Restrictive licenses only tie the hands of the honest person and may give some ammo for some really stupid code thief that takes the code and uses it in a verbatim manner if you have the time and patience and financial ability to chase after them (and hopefully they are in your court jurisdiction).
Seriously, there are literally thousands of projects out there utilizing free code out of compliance with their license. Then there other situations as well. The only one that can take action about the violators is the Copyright owner. If that owner for example passes away it is then up to the estate inheritors to police and search for violators in the faint hope they can do something about it if they wish. That is very unlikely.
But if the license or contract doesn't explicitly states something, then you have no case if you try to enforce such thing.
KHTML was licensed in Lesser GPL and Apple was not in violation. When Apple released Webkit it was licensed under BSD and LGPL. Despite of the less restrictive license however, Webkit has become the most used engine. Apple still contributes, Google has joined in and many others. Again all done without GPL 2 or 3. As far as Apple going out of it's way to avoid releasing more code goes, Apple these days releases more code into the FOSS system then it ever has and it isn't because of a restrictive license. Quite the opposite, it is releasing it under a BSD / Apache like license so in Apples case they are more then they ever had under a GPL license.Another important example is webkit. Apple forked khtml to make webkit, and it was only after prolonged pressure from copyright holders that the code was released.
These days, Apple is going out of their way to avoid having to release code any more.
Yup sure do, many drivers are still not free of closed firmware. The means of which the Samsung exfat driver came about was also due to an unauthorized release happening sloppy security practices on Samsungs part. Had that not happened, chances are that the exfat driver never would have seen the light of day. Once the cat was out of the bag however then it became open source (and still in question to the legality of it in several aspects).Moving over to linux and the open drivers, you have more examples, remember the exfat driver from Samsung?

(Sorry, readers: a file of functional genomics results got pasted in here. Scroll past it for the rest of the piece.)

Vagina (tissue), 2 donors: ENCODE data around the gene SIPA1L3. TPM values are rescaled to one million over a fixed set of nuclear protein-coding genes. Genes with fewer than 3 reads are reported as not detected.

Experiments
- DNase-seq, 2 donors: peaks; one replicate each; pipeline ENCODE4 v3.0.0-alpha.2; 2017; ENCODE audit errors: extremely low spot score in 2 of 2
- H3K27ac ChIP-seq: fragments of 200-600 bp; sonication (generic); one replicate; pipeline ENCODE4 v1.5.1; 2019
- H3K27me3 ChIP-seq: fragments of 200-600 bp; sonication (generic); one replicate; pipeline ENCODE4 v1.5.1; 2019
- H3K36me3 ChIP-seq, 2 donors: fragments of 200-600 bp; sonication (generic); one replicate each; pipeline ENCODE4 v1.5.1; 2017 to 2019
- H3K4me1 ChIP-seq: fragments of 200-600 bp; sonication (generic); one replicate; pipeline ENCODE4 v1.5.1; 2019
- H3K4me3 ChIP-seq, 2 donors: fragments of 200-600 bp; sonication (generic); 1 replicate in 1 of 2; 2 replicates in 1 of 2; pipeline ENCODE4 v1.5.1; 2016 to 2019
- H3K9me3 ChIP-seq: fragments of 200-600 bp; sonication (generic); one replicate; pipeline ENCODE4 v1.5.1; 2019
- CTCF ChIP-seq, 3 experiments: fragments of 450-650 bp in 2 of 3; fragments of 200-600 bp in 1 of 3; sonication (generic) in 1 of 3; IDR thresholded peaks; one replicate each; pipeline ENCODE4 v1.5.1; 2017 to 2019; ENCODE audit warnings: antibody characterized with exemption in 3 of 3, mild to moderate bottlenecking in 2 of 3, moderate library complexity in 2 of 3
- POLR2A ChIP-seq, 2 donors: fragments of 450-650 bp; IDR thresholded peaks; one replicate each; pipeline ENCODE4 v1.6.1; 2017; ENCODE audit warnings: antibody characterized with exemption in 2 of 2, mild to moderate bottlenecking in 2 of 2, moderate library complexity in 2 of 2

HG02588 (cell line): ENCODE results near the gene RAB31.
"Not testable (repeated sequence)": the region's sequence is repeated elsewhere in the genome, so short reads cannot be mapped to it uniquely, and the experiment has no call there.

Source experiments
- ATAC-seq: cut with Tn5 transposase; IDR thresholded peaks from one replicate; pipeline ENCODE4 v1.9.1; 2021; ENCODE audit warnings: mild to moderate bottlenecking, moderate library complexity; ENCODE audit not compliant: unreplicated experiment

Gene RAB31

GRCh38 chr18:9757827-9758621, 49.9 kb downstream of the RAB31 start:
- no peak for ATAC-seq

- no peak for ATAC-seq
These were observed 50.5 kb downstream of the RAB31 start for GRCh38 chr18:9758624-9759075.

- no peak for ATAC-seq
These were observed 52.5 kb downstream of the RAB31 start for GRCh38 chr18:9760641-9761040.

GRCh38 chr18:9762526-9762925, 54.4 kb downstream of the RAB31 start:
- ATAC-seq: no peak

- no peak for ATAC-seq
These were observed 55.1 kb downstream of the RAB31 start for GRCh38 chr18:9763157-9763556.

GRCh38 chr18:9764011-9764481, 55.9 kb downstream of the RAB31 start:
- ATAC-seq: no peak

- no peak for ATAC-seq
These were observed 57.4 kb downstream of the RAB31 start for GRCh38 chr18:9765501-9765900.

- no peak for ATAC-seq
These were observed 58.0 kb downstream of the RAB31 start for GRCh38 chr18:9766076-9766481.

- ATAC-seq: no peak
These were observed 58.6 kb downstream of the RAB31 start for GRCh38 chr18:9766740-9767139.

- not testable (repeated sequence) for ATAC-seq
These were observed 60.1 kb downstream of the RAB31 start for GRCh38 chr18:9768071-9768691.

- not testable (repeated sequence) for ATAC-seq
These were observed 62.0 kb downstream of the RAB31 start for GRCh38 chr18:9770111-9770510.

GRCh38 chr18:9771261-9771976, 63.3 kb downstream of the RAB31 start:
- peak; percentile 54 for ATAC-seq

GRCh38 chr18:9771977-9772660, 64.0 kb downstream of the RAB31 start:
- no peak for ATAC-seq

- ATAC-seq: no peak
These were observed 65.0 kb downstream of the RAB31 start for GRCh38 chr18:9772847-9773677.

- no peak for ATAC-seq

There is a ton of hardware that is still not supported by linux, or if it does have any support, it has been done through reverse engineering (and often with just base functionality available). Heck a good example is the linux driver for the hauppauge colossus. Funny thing is that the people that run the company used to be regular contributors to the kernel and v4l.This is not about honesty, it is about business and what you want to accomplish. Moreover, forcing offenders to comply is a small part of the picture. The big picture is getting contributors. The copy-left in linux has ensured that we have open drivers for just about anything under the sun. Nvidia is just about the only hold-out, and they are really starting to feel the pressure.
Try to get that or the source from them and they ask you for thousands of dollars despite it hooking into several GPL/MIT licensed code. So despite their driver being derived work from those projects any request for code gets you a polite "Go pound sand" reply. Since they are not using my code, I am powerless to do anything about it.
I wouldn't go that far. Intel has been going all out for their drivers and they are still not the clear choice. Plus there is a matter of driver track records. From my understanding, there is very little resemblance between the free and blob drivers and there is still areas where there is a legal "gray area" such as texture compression. Because the codebase is so different, it really would take a development team of at least equal size to keep current with the hardware and capabilities. There is also the matter that there is a shared code base that has to be maintained on the free drivers for the multiple vendors. One area falls behind and the rest could be waiting. Not having to rely on shared code does have its advantages at times and that often is being to release a fully capable driver from your own "walled garden" where you do have more control.If AMD had went all in on open drivers, then I am pretty sure they would be a clear choice for the steam machines. Hope they are able to step up one more notch the coming year.
Last edited by deanjo; 01-09-2014 at 09:09 PM.